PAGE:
Stars with the mass of the sun or larger are typically accompanied by one or more orbiting companion stars. The system forms when gravity contracts the gas and dust of an interstellar cloud until clumps develop that are dense enough to coalesce into stars. Multiple stellar systems develop, according to one model, when the cloud has a slight spin. That generates a disk that then fragments to produce multiple stars. In a competing model, turbulence in the cloud prompts clumps to fragment into multiple systems. When the orbit of a pair of binary stars happens to fall along our line-of-sight, the stars form an eclipsing binary. Ordinary, roughly solar-mass-sized eclipsing binaries have typical periods of days. Triplet stellar systems can also be eclipsing, but because the third star in a typical triplet orbits farther out (it is farther in order for the system to remain relatively stable and not eject one of the stars), its period is closer to a year and longer monitoring is needed to spot and study them. To date over a million known eclipsing binary systems are known, but only twenty triply eclipsing systems have been published.
Triply eclipsing systems as well as binaries offer the benefit of enabling astronomers to measure reliably several otherwise degenerate physical characteristics of the systems including orbital inclinations and eccentricities and, combined with other data, the stellar masses, radii, ages, temperatures, and chemical compositions ("metallicity"). In eclipsing triples, however, complex dynamical interactions occuring over short timescales can be studied as well. Not least, the statistics of eclipsing triplets also shed light on formation mechanisms of these systems, details that can be compared to simulations.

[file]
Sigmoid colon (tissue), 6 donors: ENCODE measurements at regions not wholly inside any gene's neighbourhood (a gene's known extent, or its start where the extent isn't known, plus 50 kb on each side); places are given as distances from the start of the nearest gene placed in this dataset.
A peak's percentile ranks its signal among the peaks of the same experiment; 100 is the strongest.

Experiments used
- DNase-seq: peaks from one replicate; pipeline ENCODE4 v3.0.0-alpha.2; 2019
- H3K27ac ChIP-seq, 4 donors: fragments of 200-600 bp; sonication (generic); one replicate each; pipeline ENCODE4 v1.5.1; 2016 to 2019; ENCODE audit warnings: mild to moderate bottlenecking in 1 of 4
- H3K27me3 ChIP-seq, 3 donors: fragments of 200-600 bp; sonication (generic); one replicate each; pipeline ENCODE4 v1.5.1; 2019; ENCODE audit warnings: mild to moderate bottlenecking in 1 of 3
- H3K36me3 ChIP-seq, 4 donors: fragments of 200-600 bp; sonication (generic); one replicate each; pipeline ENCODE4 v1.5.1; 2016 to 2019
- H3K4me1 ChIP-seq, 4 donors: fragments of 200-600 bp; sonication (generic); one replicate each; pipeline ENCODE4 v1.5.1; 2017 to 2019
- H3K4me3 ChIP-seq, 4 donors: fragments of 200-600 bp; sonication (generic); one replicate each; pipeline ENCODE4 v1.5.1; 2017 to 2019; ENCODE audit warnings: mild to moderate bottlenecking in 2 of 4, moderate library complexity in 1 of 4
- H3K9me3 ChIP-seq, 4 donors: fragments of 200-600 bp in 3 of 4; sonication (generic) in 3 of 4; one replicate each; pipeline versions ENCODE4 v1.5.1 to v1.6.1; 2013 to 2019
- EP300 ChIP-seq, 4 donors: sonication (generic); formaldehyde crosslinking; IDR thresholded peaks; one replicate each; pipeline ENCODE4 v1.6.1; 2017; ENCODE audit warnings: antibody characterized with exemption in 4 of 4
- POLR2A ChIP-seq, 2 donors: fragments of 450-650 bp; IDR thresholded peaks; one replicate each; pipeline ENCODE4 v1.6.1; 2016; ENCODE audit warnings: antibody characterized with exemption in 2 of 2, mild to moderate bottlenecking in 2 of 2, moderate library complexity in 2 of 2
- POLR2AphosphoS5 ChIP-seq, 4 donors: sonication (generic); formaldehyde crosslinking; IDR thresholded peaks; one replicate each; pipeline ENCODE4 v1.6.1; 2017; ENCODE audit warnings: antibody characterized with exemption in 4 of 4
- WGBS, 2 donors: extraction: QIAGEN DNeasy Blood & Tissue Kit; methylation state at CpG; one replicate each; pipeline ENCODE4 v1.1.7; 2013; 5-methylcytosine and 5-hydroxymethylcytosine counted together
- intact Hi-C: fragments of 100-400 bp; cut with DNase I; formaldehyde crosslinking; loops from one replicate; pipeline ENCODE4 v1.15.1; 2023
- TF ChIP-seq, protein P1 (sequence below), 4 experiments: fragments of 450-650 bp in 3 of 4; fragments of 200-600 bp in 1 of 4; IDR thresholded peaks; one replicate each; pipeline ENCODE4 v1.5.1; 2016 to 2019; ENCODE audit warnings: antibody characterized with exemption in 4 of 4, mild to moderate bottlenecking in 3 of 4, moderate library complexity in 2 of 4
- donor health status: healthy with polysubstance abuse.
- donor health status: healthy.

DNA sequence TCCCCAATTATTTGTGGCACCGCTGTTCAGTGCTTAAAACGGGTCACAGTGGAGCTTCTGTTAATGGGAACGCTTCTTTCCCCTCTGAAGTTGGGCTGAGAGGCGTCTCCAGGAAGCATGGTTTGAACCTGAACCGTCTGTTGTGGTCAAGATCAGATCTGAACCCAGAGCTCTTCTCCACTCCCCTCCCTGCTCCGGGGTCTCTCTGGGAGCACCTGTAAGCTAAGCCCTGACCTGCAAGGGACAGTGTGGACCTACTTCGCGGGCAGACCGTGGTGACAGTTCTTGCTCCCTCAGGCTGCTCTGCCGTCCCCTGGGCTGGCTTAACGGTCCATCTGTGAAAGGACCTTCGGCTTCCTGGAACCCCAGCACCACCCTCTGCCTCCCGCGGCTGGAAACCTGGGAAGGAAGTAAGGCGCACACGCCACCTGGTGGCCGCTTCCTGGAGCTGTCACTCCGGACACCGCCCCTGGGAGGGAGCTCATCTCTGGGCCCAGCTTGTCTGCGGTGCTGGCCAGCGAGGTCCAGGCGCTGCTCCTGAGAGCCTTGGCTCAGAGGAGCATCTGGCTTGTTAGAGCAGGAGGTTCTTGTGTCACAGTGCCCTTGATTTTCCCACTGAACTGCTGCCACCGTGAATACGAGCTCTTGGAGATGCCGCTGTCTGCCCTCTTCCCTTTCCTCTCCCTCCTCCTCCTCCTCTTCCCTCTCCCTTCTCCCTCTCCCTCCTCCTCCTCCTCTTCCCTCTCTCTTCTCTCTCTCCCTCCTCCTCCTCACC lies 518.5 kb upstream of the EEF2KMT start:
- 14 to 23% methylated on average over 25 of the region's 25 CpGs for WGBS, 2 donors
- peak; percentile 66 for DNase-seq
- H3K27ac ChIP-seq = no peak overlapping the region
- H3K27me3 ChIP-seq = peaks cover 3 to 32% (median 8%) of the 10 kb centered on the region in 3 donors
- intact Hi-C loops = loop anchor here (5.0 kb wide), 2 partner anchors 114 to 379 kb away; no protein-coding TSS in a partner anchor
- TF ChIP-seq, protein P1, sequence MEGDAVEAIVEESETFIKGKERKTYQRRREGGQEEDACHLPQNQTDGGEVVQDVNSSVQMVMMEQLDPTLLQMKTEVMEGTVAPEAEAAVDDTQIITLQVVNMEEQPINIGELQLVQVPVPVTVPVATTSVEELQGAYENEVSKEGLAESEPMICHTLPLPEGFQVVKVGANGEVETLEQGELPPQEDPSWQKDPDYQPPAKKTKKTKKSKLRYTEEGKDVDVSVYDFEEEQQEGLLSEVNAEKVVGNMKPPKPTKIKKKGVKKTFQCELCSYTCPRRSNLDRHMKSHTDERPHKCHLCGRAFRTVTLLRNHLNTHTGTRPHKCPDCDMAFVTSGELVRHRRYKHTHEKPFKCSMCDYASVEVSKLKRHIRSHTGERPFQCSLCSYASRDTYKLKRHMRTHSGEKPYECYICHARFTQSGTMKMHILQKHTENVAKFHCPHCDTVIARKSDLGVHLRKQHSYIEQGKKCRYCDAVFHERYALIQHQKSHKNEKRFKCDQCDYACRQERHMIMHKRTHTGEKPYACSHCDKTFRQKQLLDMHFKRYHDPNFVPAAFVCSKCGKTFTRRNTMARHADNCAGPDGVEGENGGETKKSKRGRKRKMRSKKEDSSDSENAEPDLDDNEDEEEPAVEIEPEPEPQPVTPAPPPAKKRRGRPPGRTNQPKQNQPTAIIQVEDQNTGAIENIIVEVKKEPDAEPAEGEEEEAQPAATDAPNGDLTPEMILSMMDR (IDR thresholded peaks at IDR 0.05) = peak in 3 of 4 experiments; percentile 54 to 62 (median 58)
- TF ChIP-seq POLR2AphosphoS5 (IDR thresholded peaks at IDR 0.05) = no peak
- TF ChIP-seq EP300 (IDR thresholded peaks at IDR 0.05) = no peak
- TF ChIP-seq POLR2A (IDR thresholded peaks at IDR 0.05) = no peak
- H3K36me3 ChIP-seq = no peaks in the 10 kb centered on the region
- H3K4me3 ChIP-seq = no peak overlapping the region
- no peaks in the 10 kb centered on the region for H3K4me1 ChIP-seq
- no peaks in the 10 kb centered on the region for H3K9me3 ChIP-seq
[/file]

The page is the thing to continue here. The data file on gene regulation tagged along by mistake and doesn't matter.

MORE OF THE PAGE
CfA astronomer Willie Torres was part of a team that used transiting observations from TESS (the Transiting Exoplanet Survey Satellite) to spot about fifty new triply eclipsing systems, twenty of them with reliable orbits for all three stars. The team reports on six of these eclipsing triplets for which ancillary data has enabled a more complete description of the characters of the stars. All six stellar systems are relatively old, about a billion years. All six are seen nearly edge-on with the inner binary sometimes eclipsing the outer tertiary star and sometimes vice versa. The masses of all twelve stars in the inner binary system are in the range of .7 to 1.8 solar-masses and all of the stars are in their main-sequence phase of their lifetimes; the six tertiary stars are all larger, with masses ranging from 1.5 to 2.3 solar-masses. The authors conclude by discussing the statistics of these systems, finding that about 0.02% of close binaries host a third star in a flat configuration like their current set - implying that there are probably several hundred thousand of them in our galaxy. They also note possible links between triplets and even more complex stellar systems like so-called "2 plus 2 compact quadruple systems."
Reference:: "Six New Compact Triply Eclipsing Triples Found With TESS," S. A. Rappaport, T. Borkovits, R. Gagliano, T. L. Jacobs, V. B. Kostov, B. P. Powell, I. Terentev, M. Omohundro, G. Torres, A. Vanderburg , T. Mitnyan, M. H. Kristiansen, D. LaCourse, H. M. Schwengeler, T. G. Kaye, A. Pal, T. Pribulla, I. B. Bıro, Cs anyi, Z. Garai, P. Zasche, P. F. L. Maxted, J. E. Rodriguez, and D. J. Stevens, MNRAS 513, 4341 2022.